The Golden Gate Bridge

What You Can Do


This porch on a wood-frame house failed during the 1989
magnitude 6.9 Loma Prieta earthquake. The "red tag"
indicates that this home is unsafe and must not be entered
or occupied. (USGS photo)
There are two major types of residential building damage that can occur in an earthquake. The first one is structural and affects the ability of the house or apartment building to remain stable.

The second type of damage is nonstructural. This type of damage does not affect the viability of the structure, but may still prevent people from reoccupying the structure after an earthquake.

Is your house, condo, or apartment strong enough to withstand an earthquake?

The Structural Engineers Association of Northern California contributed to the writing of the new booklet entitled "Putting Down Roots in Earthquake Country." Here is some of the information from this booklet about the safety of homes and other residential buildings and their ability to stay strong in earthquakes.

If you live in a single-family home or duplex...

Answer the quiz below to see if your home is likely to be so badly damaged in a future quake that people might be injured or that it would be unsafe to occupy. If you answer "no" to any of these question, you probably should have a structural engineer, architect, or contractor evaluate it unless it has been strengthened in the last few years. They will check to see if it is strong enough to keep you and your family reasonably safe in a quake. For example:

  • Does your home have an adequate number of bolts connecting the "sill plate" to the foundation?
  • Is there plywood on the inside surface of the crawl space extending from the sill plate to the base of the floor joist above to prevent the wall studs from collapsing?
  • Are there metal brackets connecting the rim joists to the top plates?
  • Is the ground floor a large open space lacking interior walls (weak or "soft" story)?
  • Are there large openings in the walls of the lower story, such as a garage door, that should be better braced?
  • Is your home a hillside house that was not adequately designed to withstand strong earthquake shaking?

What are Common Structural Deficiencies?
The most common structural deficiencies in houses are related to the foundation - the main support system for the dwelling. Houses that are not adequately anchored or bolted to the foundation have the potential to slide off the foundation during the earthquake, severely damaging or destroying the building.

Strengthing your crawl space
Some houses have an additional area of deficiency in the foundation called an unbraced "cripple wall." This is the short wall that connects the foundation to the floor of the house and encloses the home's crawl space. These walls need to be braced with plywood. Otherwise, they have the potential to "tip" over, and cause the house to collapse onto the foundation.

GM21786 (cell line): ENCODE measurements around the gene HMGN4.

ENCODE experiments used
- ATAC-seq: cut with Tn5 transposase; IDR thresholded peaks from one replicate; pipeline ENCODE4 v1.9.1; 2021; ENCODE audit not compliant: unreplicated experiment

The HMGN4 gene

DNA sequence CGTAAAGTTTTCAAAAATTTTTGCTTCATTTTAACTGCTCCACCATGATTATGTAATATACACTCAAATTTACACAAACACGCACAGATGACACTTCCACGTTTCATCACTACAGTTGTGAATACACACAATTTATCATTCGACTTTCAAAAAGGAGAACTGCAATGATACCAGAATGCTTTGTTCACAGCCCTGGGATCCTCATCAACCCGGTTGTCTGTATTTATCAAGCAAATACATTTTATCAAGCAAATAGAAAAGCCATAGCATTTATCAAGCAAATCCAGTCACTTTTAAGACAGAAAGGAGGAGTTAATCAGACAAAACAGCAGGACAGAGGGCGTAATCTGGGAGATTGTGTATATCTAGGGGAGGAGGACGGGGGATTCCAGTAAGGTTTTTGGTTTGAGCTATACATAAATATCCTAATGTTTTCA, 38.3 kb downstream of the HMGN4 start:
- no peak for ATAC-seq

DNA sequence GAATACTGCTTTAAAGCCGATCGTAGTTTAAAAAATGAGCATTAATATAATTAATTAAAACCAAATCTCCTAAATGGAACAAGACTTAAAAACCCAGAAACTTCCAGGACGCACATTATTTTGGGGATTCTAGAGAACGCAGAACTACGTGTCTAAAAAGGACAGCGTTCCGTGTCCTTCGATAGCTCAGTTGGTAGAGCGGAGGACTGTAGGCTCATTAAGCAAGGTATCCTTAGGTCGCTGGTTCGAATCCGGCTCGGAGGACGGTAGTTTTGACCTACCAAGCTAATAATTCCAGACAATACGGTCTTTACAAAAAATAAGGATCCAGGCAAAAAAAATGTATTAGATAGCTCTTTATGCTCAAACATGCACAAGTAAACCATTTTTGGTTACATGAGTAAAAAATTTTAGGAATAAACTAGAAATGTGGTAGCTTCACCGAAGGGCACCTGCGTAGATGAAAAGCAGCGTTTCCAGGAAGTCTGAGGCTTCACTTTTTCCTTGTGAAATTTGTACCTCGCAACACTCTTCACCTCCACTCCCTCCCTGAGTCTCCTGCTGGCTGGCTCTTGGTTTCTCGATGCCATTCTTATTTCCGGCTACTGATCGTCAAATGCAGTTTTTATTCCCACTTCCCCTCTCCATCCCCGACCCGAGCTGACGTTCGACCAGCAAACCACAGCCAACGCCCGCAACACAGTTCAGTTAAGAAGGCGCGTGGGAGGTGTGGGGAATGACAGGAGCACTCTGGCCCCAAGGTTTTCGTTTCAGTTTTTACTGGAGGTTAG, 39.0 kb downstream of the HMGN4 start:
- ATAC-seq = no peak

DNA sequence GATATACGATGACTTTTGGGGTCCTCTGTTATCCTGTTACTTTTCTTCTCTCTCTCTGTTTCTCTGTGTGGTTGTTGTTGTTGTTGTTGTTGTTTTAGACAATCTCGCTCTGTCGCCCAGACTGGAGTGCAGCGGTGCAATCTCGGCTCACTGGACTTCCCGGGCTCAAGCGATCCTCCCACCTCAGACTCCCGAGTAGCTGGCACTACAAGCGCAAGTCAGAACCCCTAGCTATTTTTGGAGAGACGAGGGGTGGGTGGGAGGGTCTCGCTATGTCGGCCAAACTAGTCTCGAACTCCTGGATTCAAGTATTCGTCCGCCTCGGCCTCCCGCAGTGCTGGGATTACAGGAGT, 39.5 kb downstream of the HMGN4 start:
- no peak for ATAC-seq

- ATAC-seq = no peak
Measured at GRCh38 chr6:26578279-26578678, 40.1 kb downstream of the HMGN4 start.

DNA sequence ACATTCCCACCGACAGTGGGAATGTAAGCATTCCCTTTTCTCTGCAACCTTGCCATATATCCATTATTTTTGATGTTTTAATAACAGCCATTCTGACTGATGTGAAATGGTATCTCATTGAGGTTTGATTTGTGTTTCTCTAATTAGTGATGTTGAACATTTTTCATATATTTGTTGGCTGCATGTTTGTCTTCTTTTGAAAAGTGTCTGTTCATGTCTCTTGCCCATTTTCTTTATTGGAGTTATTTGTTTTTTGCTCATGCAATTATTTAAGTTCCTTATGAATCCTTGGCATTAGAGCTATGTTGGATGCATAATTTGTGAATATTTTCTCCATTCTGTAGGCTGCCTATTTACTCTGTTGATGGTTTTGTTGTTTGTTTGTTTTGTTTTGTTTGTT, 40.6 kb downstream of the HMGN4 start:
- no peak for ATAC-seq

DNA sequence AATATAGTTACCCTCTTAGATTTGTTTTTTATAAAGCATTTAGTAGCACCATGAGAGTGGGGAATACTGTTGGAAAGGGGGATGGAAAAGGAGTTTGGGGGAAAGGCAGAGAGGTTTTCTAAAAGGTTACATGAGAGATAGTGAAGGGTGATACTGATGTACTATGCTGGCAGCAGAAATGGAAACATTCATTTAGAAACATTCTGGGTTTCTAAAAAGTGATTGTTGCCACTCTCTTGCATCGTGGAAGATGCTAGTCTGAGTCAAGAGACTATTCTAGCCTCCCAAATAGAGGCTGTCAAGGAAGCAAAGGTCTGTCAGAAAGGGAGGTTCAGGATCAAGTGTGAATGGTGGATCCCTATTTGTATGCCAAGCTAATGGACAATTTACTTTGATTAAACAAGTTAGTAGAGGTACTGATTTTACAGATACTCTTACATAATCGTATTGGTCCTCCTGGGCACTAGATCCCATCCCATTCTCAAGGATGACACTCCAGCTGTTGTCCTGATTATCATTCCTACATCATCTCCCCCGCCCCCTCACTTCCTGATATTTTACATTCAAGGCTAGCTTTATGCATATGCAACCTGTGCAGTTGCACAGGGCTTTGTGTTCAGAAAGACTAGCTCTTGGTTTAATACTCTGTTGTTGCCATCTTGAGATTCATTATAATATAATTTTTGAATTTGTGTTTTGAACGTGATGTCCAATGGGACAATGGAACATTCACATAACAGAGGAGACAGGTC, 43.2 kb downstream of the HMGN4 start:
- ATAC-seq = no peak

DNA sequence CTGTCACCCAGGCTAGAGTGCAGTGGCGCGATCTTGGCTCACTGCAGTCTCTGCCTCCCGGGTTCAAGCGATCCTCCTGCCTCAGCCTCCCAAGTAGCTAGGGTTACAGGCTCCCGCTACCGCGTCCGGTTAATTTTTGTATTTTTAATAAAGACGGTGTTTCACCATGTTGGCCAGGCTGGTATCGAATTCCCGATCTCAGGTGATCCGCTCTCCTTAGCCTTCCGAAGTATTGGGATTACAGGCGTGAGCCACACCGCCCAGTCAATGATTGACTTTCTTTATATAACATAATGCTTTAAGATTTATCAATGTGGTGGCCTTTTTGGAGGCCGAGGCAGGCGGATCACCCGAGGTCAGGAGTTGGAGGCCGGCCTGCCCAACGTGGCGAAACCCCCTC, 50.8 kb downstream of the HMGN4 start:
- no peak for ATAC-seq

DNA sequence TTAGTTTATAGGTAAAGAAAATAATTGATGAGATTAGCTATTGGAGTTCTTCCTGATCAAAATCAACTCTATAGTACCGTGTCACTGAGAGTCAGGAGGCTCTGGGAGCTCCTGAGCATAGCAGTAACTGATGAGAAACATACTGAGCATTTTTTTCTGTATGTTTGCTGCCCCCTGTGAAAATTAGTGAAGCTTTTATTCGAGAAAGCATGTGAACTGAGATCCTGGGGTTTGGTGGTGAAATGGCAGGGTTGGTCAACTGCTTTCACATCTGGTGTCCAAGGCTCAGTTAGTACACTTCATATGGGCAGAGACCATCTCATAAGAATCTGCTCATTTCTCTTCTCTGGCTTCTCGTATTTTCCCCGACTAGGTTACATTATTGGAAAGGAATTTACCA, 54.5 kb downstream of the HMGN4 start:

What are Common Nonstructural Deficiencies?
Even if a house is structurally sound, items inside the structure might have shifted during an earthquake and caused enough damage to render the house uninhabitable. The most common items that can cause this kind of damage are un-braced water heaters, masonry chimneys, tall shelves and tall file cabinets. Not only can these elements cause damage to the property, any toppling could also cause severe injury.

Fewer than 10% of homeowners have taken steps to retrofit their homes-Is your home bolted to its foundation? If you live in an older building, has it been retrofitted? Is your water heater strapped? Could unsecured furniture or objects fall and cause injury or damage?

How Does One Fix These Problems?
The good news is that these kinds of basic problems in a house can be remedied through easy and inexpensive means. Nonstructural deficiencies, for example, can usually be mitigated (or protected against failing during an earthquake) with the use of simple metal clips and straps bought at a local hardware store.

Structural Engineers examine the
seismic anchorage and bracing of
critical building equipment
Structural deficiencies will probably require the hiring of a structural engineer or general contractor.

Once you determine if your home needs retrofitting, identify problems, prioritize how and when to fix them, and get started! The latest recommendations of structural engineers, contractors, and city building officials who are experts on retrofitting are available on the ABAG web site at

Strengthening your crawl space

The number of foundation bolts, linear feet of plywood, and floor-to-wall connections (brackets) that are required to seismically retrofit your home varies depending on its size and weight. Remember, earthquakes will find the weak spots in your house. So, if you add bolts but not plywood, you may still have a problem when the ground shakes.

Structural-Safety Quiz for Single-Family Home or Duplex If you live in a single-family home or duplex, the strength of your home depends on when it was built, its style of construction, and its location.

1. When was your home built?

  • Before 1960 = 5 points
  • 1961-1978 = 3 points
  • After 1978 = 1 point

2. How tall is your home?

  • 2 or more stories with living area above a garage = 5 points Split level, on a hillside or gentle slope = 6 points
  • 1 story, 3 or more steps up to the front door = 4 points
  • 1 story, less than 3 steps up to the front door = 1 point

3. How hard is the ground likely to shake under your home?

  • Portions of the Bay Area shown as yellow or green in color on the shaking hazard map (page 8) = 5 points
  • Elsewhere in the Bay Area = 7 points


If your home scores 13 or more points on the quiz, you probably should have an structural engineer, architect, or contractor evaluate it unless it has been strengthened in the past few years.

If you live in a condominium or apartment...